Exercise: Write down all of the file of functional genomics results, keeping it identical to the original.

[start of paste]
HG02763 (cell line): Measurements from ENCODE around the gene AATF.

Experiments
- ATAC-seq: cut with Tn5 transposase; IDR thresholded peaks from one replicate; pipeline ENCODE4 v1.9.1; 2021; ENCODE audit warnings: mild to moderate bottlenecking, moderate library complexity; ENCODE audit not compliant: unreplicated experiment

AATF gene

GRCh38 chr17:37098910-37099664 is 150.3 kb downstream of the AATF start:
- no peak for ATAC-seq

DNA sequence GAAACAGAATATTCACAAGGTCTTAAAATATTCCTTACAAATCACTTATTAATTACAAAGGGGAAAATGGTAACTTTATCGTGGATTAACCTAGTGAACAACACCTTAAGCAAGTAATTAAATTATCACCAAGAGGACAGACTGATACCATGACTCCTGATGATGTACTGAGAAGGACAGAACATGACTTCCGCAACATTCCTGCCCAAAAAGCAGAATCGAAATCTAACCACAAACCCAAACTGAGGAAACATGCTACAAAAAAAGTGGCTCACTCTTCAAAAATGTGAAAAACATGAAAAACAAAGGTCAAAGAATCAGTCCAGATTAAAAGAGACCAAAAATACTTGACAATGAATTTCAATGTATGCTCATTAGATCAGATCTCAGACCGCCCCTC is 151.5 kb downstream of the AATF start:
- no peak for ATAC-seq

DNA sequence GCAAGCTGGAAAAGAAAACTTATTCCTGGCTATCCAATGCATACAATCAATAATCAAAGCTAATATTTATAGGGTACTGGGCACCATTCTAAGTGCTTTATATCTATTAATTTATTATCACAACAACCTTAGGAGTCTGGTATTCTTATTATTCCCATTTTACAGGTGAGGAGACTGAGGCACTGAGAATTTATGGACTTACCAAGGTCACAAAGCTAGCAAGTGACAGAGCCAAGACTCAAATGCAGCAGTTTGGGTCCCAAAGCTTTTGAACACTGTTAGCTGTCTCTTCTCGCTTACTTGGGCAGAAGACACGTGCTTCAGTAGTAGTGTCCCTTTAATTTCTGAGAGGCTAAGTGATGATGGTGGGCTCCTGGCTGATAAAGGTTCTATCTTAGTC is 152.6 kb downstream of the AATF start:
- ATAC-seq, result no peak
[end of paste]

HG02763 (cell line): Measurements from ENCODE around the gene AATF.

Experiments
- ATAC-seq: cut with Tn5 transposase; IDR thresholded peaks from one replicate; pipeline ENCODE4 v1.9.1; 2021; ENCODE audit warnings: mild to moderate bottlenecking, moderate library complexity; ENCODE audit not compliant: unreplicated experiment

AATF gene

GRCh38 chr17:37098910-37099664 is 150.3 kb downstream of the AATF start:
- no peak for ATAC-seq

DNA sequence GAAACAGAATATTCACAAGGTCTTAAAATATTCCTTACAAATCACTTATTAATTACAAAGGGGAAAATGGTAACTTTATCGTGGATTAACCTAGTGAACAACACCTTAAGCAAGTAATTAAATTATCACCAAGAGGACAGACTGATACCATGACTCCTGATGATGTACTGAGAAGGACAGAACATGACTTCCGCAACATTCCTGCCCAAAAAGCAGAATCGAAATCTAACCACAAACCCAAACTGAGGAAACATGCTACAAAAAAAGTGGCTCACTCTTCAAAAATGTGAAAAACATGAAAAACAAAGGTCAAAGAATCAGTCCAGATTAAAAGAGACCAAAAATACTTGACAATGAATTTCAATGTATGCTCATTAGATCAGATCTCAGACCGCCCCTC is 151.5 kb downstream of the AATF start:
- no peak for ATAC-seq

DNA sequence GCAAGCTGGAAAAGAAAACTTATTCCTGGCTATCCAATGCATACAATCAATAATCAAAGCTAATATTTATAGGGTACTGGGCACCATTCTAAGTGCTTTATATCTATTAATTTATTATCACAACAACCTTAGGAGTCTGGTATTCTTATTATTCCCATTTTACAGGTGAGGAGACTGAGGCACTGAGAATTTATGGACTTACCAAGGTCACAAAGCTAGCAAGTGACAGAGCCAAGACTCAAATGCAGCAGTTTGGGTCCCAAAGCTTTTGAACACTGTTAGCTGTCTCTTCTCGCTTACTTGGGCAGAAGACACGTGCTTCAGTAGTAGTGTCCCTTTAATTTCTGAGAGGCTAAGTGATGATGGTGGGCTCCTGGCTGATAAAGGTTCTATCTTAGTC is 152.6 kb downstream of the AATF start:
- ATAC-seq, result no peak